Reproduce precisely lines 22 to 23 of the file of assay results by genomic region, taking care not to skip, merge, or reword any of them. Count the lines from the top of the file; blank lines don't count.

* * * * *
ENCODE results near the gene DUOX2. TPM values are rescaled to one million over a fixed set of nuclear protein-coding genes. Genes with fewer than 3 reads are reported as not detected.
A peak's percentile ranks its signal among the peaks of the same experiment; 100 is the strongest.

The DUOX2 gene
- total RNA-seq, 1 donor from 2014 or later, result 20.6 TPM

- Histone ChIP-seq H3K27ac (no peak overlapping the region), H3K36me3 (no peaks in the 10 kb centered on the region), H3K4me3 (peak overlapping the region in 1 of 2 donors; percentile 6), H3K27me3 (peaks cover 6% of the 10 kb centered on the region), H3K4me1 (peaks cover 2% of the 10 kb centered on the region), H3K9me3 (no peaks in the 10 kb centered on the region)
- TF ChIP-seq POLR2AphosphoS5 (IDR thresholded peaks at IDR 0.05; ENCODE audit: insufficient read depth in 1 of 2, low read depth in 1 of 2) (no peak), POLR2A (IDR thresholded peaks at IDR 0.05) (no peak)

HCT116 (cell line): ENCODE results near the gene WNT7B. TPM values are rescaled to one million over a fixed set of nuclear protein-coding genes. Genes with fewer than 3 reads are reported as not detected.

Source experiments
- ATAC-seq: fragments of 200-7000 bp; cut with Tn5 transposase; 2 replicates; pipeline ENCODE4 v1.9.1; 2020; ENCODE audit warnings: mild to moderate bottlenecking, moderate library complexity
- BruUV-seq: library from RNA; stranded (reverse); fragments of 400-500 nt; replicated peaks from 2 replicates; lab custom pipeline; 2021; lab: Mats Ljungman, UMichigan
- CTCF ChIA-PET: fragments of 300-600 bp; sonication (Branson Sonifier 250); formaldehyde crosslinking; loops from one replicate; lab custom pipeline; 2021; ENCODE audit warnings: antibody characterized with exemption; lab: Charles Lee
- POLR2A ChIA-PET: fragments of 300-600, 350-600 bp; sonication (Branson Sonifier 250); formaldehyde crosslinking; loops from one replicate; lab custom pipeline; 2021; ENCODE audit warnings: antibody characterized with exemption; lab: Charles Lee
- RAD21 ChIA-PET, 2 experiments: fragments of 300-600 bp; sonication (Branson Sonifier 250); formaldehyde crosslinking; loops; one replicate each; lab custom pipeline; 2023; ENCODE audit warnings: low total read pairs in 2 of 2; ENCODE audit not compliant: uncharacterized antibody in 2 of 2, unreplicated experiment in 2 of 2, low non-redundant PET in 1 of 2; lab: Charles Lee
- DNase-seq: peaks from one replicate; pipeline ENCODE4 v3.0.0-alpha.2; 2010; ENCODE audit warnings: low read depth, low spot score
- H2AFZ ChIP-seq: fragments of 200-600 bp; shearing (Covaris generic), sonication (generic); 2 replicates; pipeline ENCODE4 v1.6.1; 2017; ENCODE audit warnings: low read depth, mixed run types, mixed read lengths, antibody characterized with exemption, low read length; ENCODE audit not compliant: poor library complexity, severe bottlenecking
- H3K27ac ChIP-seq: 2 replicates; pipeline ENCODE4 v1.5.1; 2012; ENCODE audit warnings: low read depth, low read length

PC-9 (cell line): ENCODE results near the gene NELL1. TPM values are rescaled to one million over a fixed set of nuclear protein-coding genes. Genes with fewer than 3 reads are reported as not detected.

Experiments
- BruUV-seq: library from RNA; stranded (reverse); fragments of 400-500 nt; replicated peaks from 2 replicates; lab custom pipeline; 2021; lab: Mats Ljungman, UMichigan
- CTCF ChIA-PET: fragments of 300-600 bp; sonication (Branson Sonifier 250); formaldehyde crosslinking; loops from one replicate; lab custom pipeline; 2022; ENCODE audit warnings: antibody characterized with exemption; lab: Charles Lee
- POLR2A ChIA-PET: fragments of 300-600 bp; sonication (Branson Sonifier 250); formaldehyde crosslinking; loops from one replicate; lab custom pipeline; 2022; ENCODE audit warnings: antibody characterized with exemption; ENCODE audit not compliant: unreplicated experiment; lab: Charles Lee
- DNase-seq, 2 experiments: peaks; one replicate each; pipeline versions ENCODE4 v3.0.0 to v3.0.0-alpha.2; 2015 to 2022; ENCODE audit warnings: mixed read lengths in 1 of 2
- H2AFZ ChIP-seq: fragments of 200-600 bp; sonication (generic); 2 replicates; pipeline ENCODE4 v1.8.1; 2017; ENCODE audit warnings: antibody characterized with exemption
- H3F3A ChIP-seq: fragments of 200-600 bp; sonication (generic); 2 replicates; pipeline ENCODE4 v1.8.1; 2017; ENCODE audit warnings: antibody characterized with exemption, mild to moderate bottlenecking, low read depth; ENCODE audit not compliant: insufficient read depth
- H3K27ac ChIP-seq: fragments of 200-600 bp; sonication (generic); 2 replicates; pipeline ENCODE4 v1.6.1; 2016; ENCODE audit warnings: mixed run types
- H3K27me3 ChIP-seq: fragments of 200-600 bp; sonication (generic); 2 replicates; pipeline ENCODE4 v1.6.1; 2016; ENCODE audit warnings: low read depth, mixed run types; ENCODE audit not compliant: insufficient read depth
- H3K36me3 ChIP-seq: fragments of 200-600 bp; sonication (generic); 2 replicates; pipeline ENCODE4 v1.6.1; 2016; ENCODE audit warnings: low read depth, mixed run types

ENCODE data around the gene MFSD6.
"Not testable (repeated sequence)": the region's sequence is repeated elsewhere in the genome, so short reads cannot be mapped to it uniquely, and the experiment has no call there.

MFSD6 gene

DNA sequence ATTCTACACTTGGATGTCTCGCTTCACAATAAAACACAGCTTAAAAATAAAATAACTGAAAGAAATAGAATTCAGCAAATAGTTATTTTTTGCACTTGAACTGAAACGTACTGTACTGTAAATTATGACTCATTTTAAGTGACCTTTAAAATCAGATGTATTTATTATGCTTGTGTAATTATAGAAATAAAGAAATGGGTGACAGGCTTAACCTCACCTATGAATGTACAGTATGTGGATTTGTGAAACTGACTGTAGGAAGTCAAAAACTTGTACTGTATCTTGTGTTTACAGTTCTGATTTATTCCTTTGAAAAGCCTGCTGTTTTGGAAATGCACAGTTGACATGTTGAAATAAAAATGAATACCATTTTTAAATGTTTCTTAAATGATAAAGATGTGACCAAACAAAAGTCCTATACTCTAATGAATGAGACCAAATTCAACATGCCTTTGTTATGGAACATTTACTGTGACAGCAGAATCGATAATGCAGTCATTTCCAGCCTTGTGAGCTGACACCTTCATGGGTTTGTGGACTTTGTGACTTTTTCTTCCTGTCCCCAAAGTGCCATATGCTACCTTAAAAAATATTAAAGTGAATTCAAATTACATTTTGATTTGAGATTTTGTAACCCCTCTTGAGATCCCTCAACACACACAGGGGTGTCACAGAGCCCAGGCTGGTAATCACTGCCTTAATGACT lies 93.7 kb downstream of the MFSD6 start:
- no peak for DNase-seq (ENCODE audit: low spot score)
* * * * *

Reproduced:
- DNase-seq, 2 experiments: peaks; one replicate each; pipeline versions ENCODE4 v3.0.0 to v3.0.0-alpha.2; 2015 to 2022; ENCODE audit warnings: mixed read lengths in 1 of 2
- H2AFZ ChIP-seq: fragments of 200-600 bp; sonication (generic); 2 replicates; pipeline ENCODE4 v1.8.1; 2017; ENCODE audit warnings: antibody characterized with exemption